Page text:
starring Anthony LaPaglia, Aaron Stanford, Mark Webber, Allison Janney
written and directed by Josh Sternfeld
starring Miranda Richardson, Callum Keith Rennie, Katharine Isabelle, Kristin Adams
screenplay by Esta Spalding, based on the novel by Barbara Gowdy
directed by Scott Smith
by Walter Chaw So reserved that it's almost invisible, Josh Sternfeld's Winter Solstice is an illustration of what it's like to be completely incapable of accessing one's emotions. It's a response, I can only guess, to over-scripted and maudlin independent pictures--and as a finger-wagged, consider it a point-taken. Still, if I have to sit through another family dysfunction picture (ironically what most people think of when they think of an indie "genre" film), I'd prefer to watch one that provides some kind of insight into my life or, failing that, resolution for the lives of the characters in limbo. It's not that I abhor ambiguity, understand, it's that Winter Solstice is more absent than ambiguous--almost a Warholian exercise in nothing happening whatsoever for a really long time. Maybe it's a mirror held up to our own disconnection with our emotions; and maybe that mirror would be better served held underneath the film's nose.
Jim Winters (Anthony LaPaglia) is the grieving widower and his two gawky boys, Gabe (Aaron Stanford) and Pete (Mark Webber), are a blue-collar Joe and an undisciplined high school student, respectively. We learn, Door in the Floor-like (not to mention A Home At The End Of The World-/Ordinary People-/The Upside of Anger-/Imaginary Heroes-like) that there's lingering trauma from the death of a loved one, and once spinster Molly Ripkin (Allison Janney) moves in down the street, we know from long experience that she might have the right spark to rekindle Jim's flame. It's embarrassing that the family's name is "Winters" and that the picture's title is Winter Solstice--just as it's embarrassing to be forced to note that the solstice is the longest, coldest night of the year and that our three sub-vocal menfolk are engaged in their own little emotional ice age. I'm not certain, though, for whom exactly it's embarrassing, since there's little doubt that Sternfeld is probably pleased that no one has missed his brickbat metaphors and intent in such passages as the one where landscaper Jim tells Molly that tending to a garden is harder than planting one. (And there's little doubt that people going to see Winter Solstice on their own impetus are hungry for this sort of stately, bold-faced upper-middle class chamber drama.) So the boys are overripe on the vine, the one leaving town and leaving behind clear-eyed Stacey (Michelle Monaghan, a find) and the other trickling his life away on being a distraction in icky Mr. Bricker's (Ron Livingston) history class. The boys aren't the only ones in need of pruning.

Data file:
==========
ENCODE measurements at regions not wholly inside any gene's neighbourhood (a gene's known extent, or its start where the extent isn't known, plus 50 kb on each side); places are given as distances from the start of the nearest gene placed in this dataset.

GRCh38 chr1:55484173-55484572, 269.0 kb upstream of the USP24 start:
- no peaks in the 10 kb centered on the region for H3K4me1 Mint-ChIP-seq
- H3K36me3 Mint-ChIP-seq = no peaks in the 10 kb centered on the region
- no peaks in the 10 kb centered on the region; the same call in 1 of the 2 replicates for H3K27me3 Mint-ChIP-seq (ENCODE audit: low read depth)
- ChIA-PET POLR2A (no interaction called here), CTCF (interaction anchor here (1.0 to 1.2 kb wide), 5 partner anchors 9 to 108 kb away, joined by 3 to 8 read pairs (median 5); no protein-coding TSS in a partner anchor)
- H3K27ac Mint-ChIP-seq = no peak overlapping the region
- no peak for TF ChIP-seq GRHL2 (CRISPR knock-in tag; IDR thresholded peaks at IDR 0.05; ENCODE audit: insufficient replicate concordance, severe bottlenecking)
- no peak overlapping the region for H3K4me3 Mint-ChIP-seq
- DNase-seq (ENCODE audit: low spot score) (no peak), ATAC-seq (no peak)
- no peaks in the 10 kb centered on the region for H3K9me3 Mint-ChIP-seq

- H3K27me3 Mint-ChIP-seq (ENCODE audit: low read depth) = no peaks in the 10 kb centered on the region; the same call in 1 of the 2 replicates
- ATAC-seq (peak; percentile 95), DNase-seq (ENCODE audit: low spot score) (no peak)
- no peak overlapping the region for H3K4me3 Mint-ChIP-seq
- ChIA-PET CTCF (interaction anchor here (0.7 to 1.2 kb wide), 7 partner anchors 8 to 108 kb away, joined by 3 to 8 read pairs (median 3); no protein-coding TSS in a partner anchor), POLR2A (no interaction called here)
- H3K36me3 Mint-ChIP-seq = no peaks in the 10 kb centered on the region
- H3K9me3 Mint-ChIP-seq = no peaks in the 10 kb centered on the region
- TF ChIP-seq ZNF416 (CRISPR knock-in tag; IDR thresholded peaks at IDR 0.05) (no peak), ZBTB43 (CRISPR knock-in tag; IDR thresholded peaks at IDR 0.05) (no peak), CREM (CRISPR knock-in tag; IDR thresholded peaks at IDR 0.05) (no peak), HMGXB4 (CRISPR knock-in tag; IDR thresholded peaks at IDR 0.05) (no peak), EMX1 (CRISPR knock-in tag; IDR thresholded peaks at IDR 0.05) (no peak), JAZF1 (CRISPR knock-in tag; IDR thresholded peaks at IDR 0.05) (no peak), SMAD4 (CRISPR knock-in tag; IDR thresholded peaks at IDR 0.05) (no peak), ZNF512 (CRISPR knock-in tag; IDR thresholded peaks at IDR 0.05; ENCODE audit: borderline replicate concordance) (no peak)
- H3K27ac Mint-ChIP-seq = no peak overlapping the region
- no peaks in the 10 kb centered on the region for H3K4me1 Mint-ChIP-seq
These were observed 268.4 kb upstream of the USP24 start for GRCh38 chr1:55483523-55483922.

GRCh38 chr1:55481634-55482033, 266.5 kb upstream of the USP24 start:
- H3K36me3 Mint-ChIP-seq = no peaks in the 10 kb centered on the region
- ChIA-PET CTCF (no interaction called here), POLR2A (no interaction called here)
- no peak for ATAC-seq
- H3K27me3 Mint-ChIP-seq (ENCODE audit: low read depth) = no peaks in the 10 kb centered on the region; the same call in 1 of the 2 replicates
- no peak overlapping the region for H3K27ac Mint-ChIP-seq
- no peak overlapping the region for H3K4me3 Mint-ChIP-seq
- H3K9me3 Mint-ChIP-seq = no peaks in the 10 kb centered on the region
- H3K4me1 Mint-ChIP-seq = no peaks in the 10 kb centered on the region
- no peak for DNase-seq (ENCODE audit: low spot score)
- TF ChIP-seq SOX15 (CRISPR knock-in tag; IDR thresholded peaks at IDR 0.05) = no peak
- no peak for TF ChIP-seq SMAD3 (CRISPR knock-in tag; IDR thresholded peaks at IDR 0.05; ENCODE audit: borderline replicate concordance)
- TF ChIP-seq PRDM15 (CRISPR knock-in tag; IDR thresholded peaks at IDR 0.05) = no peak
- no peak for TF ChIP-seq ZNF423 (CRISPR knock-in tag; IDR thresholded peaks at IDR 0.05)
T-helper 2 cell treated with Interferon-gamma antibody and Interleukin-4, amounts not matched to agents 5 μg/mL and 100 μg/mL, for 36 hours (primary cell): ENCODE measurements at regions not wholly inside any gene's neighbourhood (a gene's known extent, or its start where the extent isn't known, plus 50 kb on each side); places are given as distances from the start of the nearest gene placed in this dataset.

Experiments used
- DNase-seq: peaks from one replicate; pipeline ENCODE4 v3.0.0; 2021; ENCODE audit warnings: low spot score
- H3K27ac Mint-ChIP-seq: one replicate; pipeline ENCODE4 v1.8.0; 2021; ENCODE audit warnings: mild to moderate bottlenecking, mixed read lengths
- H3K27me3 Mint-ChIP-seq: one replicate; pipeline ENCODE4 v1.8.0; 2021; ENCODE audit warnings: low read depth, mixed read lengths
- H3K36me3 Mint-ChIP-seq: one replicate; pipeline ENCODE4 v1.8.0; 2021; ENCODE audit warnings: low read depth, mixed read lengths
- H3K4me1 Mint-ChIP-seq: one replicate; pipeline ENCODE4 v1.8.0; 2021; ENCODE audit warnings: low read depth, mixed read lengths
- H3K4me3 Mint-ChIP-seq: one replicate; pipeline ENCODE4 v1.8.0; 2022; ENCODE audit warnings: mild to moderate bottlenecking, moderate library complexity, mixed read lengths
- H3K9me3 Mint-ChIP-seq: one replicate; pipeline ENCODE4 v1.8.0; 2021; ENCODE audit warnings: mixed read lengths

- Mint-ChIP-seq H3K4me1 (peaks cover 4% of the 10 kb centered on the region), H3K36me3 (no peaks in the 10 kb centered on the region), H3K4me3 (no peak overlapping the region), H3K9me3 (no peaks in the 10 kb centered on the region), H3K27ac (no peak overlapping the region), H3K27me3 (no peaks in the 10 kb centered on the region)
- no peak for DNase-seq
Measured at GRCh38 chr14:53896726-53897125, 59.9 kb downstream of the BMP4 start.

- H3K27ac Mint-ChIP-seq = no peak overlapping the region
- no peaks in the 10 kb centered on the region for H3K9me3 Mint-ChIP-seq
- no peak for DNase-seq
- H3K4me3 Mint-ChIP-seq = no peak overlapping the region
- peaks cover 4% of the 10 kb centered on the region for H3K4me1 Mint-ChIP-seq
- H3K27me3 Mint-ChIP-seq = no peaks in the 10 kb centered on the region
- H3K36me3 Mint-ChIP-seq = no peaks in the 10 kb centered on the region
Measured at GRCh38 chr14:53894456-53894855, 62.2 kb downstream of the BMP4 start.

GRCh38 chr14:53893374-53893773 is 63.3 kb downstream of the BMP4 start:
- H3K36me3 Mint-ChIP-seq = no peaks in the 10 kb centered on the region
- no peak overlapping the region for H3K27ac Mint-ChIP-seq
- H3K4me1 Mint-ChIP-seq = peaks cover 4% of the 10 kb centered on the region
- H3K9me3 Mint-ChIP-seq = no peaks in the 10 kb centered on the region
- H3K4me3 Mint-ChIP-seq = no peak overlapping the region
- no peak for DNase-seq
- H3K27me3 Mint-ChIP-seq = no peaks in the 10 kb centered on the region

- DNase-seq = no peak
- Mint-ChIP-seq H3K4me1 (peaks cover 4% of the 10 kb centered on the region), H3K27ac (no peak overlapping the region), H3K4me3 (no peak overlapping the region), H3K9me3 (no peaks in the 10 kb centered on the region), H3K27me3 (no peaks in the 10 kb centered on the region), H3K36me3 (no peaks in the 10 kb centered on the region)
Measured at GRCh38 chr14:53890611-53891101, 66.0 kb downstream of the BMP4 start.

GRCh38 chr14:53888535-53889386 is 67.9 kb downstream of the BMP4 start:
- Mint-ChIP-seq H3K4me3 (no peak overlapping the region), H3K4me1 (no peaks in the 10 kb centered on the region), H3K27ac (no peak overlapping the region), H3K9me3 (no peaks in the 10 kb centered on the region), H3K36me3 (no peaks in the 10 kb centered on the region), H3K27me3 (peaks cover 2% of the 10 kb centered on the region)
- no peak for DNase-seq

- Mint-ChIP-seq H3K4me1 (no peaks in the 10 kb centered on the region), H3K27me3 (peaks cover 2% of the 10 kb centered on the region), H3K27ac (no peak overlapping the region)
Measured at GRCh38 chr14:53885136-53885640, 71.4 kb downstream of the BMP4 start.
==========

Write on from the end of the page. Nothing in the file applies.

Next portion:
But for as gravid and navel-gazing as Winter Solstice can get, it's Shakespeare compared to Scott Smith's lugubrious, tedious, derivative, pointless Falling Angels, one of an apparent gross of Canadian dysfunction dramas gathering well-earned dust on a shelf somewhere following its unveiling at the Toronto International Film Festival. Like most Canadian films not directed by David Cronenberg or Atom Egoyan (as well as a few that are), it sees sex as an aberrant behaviour that deserves to be rewarded with self-loathing introspection, necrophilia, lycanthropy, pedophilia, incest, or lengthy political dissertations (en flagrante, no less)--and it's never done as a cold shower, but rather as a vasectomy and a series of painful hormone injections. Canadian cinema isn't one where the sexual act is punished slasher-film style, it's one where sexual desire is disgusting and sexual gratification is akin to a form of mortal weakness--making the national cinema chilly, defensive, and divorced from human emotions for no reason I can discern other than as a collective reaction against hedonism. A nation's worth of films directed by folks as niggardly and reserved as Japanese fathers results in stuff like Falling Angels.
Dosed-up, catatonic Mary (Miranda Richardson), the materfamilias of three daughters (tomboy Lou (Katharine Isabelle), sexpot Sandy (Kristin Adams), and ugly duckling Norma (Monté Gagné)), squats on her gaudy sofa like a distaff King George on his mad throne. Her husband is ineffectual Jim (Callum Keith Rennie, the Tom Cruise of Canadian dysfunction flicks), and their problems have to do with drugs, family secrets, a bomb shelter, teen pregnancy, alcohol, even three-way sex with creepy "Kids in the Hall" alumni Mark McKinney playing creepy drifter twins. Each girl has her arc and Mary and Jim have their moment in the sun, with the surrounding wackiness ensuing against a period backdrop that conjures the ghost of The Ice Storm without knowing what to do with it. What offends most is the patina of smugness that seeps through every frame, the grand reveal in Smith's lesson about the ways of the world actually emerging from behind a wall in the basement. Jung and Poe, spinning in sympathy as another child of American Beauty emerges half-formed, somehow premature and several years past any possible relevance all the same. Originally published: April 27, 2005.